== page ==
Key Element B:

Candidates distinguish between behaviors that foster and those that
hinder well-being.

Rubric:

Unacceptable



Acceptable


Target

Candidates are unable to identify individual, family, school, peer group, and community factors that influence health-related choices; describe how personal behaviors affect personal health and well-being; explain how personal experiences affect health-related decisions.

Candidates identify physical, social, emotional, intellectual, and other factors that influence one or more health-related behaviors of school-aged youth; distinguish between risk and protective factors within the family, school, peer group, and community; identify individual behaviors that promote and/or compromise personal health and well-being; articulate how cognitive, affective, and skill-based learning and other experiences impact patterns of health behavior.



Candidates compare and contrast the potential impact of diverse factors on health-related behaviors of school-aged youth; analyze the relationship between family, school, peer, and community risk and protective factors and specified health-related behaviors; predict immediate and long-range effects of health-related behaviors; examine inter-relatedness of cognitive, affective, and skill-based learning experiences.






Supporting Explanation:
Personal behaviors affecting health are based upon a complex interaction of knowl­edge, attitudes, beliefs, perceptions, values, experiences, and skills. A young person's developmental needs, hopes and fears, short- and long-term goals, and desire for social acceptance also may impact health-related choices. Moreover, decisions about personal behavior can be influenced by risk and protective factors within the family, school, peer group, and community.
Principal determinants of students' behaviors differ dramatically depending on the situation and circumstances, and can change over time. Most personal behaviors are either beneficial or harmful for the short-term. Over the long-term, the aggregate of personal behaviors can foster or compromise personal health and overall well-being. Health educators must be able to identify individual, family, school, and community factors that can be addressed, modified, or eliminated to address factors that could influence health-related behaviors of youth and implement effective health education curricula and CSHPs.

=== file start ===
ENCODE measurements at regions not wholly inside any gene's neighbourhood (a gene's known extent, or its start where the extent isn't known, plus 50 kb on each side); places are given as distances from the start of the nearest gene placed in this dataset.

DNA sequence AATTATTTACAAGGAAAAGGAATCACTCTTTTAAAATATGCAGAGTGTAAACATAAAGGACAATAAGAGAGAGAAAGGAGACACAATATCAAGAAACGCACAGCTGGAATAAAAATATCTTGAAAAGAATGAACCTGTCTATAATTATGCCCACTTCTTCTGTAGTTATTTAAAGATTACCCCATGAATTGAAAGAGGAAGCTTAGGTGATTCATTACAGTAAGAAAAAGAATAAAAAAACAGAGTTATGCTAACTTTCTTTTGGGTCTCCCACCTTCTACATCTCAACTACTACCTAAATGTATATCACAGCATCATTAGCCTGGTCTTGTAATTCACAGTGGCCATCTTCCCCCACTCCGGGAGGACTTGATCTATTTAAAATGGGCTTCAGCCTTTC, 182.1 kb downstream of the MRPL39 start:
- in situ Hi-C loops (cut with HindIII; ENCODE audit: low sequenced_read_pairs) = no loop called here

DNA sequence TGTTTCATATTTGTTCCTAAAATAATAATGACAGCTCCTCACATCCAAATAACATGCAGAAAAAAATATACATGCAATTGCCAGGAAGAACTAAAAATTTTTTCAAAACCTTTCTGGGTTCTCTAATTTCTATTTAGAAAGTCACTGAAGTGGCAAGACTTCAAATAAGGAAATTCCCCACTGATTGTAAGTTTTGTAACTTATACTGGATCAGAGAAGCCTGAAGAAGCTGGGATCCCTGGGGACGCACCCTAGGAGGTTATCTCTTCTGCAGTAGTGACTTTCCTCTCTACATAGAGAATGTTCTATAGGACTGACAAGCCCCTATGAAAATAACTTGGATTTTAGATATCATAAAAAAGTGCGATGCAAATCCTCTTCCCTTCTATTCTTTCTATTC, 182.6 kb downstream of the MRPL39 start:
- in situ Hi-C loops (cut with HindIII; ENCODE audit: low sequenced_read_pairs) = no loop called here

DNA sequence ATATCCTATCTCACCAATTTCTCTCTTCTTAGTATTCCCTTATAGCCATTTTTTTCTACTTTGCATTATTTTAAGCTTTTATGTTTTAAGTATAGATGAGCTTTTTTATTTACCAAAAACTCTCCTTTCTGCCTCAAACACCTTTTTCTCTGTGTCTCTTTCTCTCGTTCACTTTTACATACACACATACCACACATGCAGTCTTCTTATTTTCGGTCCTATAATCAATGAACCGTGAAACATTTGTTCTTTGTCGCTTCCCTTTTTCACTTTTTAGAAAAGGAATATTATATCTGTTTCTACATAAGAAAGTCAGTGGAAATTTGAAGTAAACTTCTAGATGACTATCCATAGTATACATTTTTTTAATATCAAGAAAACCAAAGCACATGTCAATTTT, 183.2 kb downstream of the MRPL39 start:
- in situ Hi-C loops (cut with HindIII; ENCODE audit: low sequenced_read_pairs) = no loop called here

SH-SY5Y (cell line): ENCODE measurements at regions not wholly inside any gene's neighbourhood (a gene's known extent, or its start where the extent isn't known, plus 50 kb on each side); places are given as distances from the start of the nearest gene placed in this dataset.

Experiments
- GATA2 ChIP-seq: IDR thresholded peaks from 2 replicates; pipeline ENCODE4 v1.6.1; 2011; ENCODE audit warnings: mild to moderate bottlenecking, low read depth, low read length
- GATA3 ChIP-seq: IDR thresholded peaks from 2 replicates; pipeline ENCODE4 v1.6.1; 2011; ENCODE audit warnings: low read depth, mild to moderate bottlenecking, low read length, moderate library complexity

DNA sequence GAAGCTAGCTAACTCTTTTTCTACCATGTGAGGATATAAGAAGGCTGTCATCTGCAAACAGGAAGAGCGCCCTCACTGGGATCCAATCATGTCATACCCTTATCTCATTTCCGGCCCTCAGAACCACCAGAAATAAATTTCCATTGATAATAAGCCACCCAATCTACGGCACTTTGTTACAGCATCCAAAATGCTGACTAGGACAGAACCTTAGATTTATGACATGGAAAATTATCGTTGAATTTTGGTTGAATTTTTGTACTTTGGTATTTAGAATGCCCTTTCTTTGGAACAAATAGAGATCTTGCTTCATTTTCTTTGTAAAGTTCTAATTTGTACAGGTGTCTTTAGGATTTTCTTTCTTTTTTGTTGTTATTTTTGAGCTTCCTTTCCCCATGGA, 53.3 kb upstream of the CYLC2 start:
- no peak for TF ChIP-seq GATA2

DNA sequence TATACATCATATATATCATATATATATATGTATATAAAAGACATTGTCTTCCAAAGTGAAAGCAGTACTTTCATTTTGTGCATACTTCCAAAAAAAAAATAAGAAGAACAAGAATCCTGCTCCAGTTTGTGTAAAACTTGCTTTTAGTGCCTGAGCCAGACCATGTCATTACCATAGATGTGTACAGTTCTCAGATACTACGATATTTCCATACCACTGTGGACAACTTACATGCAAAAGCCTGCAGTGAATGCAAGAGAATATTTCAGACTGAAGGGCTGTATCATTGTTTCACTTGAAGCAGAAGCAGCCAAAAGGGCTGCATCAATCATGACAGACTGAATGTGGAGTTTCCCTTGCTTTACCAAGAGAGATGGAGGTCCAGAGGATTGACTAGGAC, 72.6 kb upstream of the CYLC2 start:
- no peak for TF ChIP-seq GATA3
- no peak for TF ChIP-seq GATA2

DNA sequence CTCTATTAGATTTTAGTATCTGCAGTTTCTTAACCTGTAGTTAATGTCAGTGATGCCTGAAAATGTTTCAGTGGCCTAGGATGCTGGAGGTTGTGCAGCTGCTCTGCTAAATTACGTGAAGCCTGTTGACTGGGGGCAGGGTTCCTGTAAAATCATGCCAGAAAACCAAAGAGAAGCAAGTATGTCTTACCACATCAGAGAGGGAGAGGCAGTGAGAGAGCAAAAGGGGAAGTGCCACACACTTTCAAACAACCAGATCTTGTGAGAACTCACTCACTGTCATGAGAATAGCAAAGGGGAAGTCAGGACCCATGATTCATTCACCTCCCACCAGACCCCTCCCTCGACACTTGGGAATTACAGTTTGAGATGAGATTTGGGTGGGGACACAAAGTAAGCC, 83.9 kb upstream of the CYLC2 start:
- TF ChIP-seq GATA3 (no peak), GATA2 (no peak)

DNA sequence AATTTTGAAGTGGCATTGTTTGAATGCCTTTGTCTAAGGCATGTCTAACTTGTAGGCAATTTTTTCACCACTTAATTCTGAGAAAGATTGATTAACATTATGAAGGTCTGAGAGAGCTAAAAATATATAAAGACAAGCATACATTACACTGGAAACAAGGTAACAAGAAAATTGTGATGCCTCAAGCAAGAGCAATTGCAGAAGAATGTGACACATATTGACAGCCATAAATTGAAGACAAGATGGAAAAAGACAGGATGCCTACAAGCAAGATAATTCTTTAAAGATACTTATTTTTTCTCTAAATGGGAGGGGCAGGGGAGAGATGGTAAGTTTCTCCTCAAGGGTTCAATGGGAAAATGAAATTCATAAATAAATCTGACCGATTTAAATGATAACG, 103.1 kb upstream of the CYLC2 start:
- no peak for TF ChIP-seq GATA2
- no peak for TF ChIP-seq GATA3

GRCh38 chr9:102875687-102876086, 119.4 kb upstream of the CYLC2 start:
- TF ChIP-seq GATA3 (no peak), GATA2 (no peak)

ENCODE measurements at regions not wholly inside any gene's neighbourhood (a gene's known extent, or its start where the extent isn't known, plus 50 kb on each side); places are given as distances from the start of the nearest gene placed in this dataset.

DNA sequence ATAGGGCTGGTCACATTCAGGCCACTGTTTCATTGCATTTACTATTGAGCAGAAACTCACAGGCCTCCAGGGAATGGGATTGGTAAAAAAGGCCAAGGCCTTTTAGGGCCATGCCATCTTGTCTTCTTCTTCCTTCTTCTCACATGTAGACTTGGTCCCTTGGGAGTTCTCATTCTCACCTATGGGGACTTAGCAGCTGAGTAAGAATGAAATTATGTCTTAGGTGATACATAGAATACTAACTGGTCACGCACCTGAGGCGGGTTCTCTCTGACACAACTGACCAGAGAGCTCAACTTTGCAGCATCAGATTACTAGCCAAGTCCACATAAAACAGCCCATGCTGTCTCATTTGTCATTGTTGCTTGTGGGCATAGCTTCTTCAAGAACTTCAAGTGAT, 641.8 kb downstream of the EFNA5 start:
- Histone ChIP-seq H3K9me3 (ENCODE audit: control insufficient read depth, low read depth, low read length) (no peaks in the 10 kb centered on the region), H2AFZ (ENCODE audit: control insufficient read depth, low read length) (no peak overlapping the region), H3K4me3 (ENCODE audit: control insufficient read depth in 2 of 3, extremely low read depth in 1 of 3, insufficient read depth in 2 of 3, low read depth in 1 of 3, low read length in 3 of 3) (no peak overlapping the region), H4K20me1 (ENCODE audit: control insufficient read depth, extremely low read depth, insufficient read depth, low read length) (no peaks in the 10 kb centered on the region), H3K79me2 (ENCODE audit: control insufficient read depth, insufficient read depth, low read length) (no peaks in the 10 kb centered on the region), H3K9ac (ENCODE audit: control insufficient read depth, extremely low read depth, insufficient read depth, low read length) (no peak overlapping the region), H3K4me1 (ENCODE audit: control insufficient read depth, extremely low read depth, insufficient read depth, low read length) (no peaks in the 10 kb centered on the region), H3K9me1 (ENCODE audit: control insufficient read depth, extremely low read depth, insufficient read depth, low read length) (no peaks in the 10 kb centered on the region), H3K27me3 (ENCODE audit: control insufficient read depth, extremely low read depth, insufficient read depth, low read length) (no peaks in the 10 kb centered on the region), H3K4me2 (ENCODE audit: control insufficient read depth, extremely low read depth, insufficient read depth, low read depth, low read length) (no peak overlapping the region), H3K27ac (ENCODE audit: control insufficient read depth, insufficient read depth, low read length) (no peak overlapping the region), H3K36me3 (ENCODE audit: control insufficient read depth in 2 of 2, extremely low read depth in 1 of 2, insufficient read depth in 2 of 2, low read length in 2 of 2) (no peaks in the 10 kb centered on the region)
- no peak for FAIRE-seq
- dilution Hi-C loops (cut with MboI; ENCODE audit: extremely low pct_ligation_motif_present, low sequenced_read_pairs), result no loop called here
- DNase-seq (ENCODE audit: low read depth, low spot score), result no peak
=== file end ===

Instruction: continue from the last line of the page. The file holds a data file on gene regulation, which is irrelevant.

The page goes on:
Key Element C:

Candidates determine health education needs based on observed and
obtained data.

Rubric:

Unacceptable



Acceptable


Target

Candidates are unable to gather and summarize needs assessment data; classify needs of school-aged youth; recommend school-based strategies for prevention and early intervention.


Candidates review, display, and interpret needs assessment data for diverse student populations; establish criteria for prioritizing areas based on diverse student needs; apply established criteria to identify priority needs for school-based health education and CSHPs.



Candidates synthesize multiple sources of qualitative and quantitative needs assessment data; evaluate health-related data to determine priority needs for school-based health education, CSHPs, and supporting community programs and services for diverse student populations; communicate need for coordinated, collaborative school and community efforts.




Supporting Explanation:
Developmentally-appropriate health education needs of school-age youth and their families should not be assumed nor estimated, but must be based upon information obtained through multiple valid, reliable, and credible sources and data collection methods, as feasible. School health educators can obtain existing data about youth risk behaviors as well as predisposing, reinforcing, and enabling factors of health-related behavior in the family, school, and/or community from national, state, and local morbidity and mortality reports, local health department reports, youth risk behavior surveillance systems, and published/unpublished research, to name a few. Additional data can be collected through qualitative and quantitative methods, including individual and focus group interviews, classroom and school observations, written surveys of youth, families, teachers, and/or administrators, health risk appraisals, and other methods. To determine trends and patterns of needs relative to youth and their families, school health educators must be able to tabulate, organize, and summarize needs assessment data. Established criteria used to determine health education and CSHP priorities should be applied to guide program planning.

STANDARD II


Candidates plan effective health education programs.
Health education program planning follows needs assessment and is based on identified health-related needs, problems, and concerns of the target population. Prior to initiation and throughout the planning process, health educators should involve key stakeholders, including but not limited to community leaders, representatives from community organizations, resource people, and representatives from the target popu­lation (e.g., youth/others from various cultural and ethnic backgrounds, and educational levels).
Health educators first must formulate program goals to provide overall direction and focus of the health education curriculum as well as other health promotion strategies. Then, measurable program and learner objectives are developed to address specific changes anticipated as a result of the health education program. Finally, based on characteristics of the target audience and available resources, health educators select and/or develop specific instructional strategies and program components to meet established program goals and objectives.